Journal of Advanced Nursing 10/2013; 70(5). DOI:10.1111/jan.12282 · 1.74 Impact Factor
  • Source
    [Show abstract] [Hide abstract]
    ABSTRACT: Women report more postoperative pain and problems performing domestic activities than men in the first month of recovery after cardiac surgery. The purpose of this article is to describe how women rate and describe pain interference with daily life after early discharge from cardiac surgery. A qualitative study was conducted in 2004-2005 with ten women recruited from a large Norwegian university hospital before discharge from their first elective cardiac surgery. Various aspects of the women's postoperative experiences were collected with qualitative interviews in the women's homes 8-14 days after discharge: a self-developed pain diary measuring pain intensity, types and amount of pain medication taken every day after returning home from hospital; and the Brief Pain Inventory-Short Form immediately before the interview. Qualitative content analysis was used to identify recurring themes from the interviews. Data from the questionnaires provided more nuances to the experiences of pain, pain management, and interference of postoperative pain. Postoperative pain interfered most with sleep, general activity, and the ability to perform housework during the first 2 weeks after discharge. Despite being advised at the hospital to take pain medication regularly, few women consumed the maximum amount of analgesics. Early hospital discharge after open cardiac surgery implies increased patient participation in pain management. Women undergoing this surgery need more information in hospital on why postoperative pain management beyond simple pain relief is important.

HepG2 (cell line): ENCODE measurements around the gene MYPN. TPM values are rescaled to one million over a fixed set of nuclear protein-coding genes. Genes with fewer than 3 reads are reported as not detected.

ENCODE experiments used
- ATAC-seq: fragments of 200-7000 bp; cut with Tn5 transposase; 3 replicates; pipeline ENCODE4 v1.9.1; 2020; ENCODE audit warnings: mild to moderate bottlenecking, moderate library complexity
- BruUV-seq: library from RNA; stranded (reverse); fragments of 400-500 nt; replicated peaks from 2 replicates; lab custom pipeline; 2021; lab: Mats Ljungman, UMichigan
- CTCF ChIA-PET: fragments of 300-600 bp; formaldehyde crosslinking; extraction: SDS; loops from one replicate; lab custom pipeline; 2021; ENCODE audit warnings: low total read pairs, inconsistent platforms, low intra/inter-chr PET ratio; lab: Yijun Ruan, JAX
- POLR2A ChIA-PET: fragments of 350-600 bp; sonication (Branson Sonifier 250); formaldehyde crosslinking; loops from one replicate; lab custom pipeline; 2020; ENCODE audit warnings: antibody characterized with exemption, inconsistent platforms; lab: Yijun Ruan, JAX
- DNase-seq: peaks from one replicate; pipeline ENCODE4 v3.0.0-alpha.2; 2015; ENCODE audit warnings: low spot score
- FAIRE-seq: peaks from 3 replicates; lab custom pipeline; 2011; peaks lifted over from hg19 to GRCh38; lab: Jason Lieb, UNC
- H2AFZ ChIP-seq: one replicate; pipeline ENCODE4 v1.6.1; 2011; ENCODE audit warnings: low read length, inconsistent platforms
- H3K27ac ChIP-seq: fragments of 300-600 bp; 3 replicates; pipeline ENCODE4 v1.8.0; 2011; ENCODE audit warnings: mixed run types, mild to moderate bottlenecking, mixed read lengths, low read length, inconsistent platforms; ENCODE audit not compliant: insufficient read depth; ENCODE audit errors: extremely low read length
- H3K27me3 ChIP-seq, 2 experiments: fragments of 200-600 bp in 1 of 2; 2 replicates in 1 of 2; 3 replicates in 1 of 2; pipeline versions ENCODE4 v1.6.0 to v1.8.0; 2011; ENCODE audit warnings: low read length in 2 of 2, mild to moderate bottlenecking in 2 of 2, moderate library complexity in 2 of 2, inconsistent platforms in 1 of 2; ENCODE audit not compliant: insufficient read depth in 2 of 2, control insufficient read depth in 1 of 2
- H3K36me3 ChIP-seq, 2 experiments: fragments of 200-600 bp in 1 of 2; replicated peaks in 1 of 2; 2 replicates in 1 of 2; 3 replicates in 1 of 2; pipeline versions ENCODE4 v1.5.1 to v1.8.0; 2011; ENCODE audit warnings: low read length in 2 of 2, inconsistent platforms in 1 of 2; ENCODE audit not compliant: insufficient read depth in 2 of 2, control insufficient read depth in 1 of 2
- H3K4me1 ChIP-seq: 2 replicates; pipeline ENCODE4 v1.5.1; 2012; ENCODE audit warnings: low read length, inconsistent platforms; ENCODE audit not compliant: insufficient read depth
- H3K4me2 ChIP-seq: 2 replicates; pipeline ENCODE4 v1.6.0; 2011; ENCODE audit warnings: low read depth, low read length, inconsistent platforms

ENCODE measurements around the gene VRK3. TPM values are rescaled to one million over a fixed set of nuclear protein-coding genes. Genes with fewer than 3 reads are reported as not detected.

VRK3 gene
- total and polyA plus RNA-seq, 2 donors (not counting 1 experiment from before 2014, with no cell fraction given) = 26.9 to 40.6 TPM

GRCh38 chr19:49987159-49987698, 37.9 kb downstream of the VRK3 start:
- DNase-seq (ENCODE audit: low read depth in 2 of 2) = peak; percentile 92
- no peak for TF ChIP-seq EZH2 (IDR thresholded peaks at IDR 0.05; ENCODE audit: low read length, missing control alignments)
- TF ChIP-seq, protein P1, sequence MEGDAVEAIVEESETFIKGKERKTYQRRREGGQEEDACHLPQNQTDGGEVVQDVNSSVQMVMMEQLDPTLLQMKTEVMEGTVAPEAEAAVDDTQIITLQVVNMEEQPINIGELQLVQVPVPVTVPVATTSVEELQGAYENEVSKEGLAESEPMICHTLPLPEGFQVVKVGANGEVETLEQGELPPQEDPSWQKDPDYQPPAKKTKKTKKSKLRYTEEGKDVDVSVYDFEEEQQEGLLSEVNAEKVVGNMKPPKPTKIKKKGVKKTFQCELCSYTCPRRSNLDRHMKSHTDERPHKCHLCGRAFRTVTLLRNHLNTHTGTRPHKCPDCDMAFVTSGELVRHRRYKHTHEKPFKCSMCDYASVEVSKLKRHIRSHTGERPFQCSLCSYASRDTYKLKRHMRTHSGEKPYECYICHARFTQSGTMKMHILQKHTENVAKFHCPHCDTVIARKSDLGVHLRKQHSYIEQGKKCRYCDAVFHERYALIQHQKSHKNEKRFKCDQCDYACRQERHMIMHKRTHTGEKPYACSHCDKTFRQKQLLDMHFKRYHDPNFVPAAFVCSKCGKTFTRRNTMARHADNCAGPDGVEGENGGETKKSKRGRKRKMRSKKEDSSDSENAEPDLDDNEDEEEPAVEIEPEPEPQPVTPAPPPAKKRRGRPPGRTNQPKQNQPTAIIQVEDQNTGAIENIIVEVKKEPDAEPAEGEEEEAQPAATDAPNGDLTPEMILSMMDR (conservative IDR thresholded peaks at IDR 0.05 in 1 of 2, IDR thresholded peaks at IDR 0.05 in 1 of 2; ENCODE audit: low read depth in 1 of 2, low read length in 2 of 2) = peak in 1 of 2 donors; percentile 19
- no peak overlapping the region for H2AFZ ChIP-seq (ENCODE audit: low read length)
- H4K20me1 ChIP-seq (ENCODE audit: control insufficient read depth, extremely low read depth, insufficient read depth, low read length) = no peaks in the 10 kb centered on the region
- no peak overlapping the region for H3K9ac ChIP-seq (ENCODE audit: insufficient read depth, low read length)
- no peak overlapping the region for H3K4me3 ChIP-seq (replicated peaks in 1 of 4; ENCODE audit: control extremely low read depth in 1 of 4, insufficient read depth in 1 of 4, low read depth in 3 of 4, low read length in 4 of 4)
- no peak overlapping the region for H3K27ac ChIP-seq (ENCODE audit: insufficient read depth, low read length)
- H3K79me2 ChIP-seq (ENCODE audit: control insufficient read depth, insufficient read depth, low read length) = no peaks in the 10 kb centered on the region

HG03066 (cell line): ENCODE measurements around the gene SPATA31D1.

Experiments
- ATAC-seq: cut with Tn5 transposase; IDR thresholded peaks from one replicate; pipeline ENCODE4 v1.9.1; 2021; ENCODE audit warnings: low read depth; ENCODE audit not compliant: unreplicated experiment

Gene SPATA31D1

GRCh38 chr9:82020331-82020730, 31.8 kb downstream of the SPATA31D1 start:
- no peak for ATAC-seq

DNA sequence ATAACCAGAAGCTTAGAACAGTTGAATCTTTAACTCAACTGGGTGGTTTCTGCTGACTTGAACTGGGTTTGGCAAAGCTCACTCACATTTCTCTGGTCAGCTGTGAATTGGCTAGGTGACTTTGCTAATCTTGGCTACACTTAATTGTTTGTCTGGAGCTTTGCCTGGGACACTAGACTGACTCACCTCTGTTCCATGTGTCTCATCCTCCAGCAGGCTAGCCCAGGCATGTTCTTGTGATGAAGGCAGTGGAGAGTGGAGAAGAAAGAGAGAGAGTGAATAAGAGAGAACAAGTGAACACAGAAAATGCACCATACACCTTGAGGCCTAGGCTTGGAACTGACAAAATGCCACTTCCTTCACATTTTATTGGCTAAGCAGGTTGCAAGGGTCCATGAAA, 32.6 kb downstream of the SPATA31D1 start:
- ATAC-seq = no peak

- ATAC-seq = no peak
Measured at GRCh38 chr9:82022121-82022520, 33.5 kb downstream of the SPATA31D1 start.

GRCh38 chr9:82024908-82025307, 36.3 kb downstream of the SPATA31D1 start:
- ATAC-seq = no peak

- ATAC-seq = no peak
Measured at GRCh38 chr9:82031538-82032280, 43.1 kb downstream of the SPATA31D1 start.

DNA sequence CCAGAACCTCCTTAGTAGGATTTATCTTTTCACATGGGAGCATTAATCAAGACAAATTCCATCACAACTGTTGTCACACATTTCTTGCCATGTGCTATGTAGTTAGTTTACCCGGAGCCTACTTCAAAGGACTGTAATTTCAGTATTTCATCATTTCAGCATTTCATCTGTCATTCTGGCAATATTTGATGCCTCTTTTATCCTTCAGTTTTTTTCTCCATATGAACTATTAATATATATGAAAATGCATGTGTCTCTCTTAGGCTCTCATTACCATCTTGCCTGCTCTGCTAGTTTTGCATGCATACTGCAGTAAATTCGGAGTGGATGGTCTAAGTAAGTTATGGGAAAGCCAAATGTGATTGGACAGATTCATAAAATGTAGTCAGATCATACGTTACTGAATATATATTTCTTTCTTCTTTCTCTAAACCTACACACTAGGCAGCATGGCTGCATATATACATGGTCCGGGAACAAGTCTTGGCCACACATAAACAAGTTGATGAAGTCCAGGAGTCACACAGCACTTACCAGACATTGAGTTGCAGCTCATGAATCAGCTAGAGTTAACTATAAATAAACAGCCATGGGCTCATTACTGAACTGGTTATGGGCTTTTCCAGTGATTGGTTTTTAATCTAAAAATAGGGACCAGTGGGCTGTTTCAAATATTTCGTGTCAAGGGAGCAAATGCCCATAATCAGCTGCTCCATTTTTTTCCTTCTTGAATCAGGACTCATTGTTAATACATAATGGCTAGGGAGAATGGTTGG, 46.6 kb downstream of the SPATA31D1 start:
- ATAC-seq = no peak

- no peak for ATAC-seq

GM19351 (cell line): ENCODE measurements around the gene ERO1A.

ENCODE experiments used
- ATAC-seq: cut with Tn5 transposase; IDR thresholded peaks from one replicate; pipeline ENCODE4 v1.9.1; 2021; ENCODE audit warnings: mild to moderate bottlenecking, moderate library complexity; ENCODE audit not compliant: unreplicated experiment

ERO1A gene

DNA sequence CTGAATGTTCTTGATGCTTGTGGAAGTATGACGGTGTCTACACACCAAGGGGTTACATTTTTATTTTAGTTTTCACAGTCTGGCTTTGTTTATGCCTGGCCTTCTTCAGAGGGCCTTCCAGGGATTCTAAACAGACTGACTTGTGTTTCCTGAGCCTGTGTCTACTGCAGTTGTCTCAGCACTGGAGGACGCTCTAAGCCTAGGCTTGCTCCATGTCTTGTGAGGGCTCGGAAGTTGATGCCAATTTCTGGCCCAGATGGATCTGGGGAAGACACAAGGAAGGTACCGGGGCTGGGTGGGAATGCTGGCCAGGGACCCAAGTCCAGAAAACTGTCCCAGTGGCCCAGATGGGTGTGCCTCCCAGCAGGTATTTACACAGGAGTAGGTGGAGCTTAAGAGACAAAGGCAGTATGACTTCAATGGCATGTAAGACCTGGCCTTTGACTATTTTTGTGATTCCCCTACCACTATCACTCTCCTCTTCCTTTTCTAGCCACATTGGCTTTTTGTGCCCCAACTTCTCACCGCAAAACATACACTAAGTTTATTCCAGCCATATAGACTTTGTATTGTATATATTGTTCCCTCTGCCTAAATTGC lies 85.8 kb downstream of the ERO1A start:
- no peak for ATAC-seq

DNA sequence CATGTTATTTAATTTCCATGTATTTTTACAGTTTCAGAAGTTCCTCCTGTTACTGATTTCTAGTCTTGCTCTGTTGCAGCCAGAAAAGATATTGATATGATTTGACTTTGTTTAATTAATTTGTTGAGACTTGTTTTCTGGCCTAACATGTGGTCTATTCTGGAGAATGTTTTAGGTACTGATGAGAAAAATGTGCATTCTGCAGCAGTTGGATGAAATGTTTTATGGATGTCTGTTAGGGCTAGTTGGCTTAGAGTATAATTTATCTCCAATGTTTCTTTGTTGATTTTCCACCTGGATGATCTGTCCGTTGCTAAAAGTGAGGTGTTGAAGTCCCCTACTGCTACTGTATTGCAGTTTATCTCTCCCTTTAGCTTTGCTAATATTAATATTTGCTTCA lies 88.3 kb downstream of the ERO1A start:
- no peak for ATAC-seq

Pain management nursing: official journal of the American Society of Pain Management Nurses 06/2010; 11(2):99-107. DOI:10.1016/j.pmn.2009.04.001 · 1.53 Impact Factor
  • [Show abstract] [Hide abstract]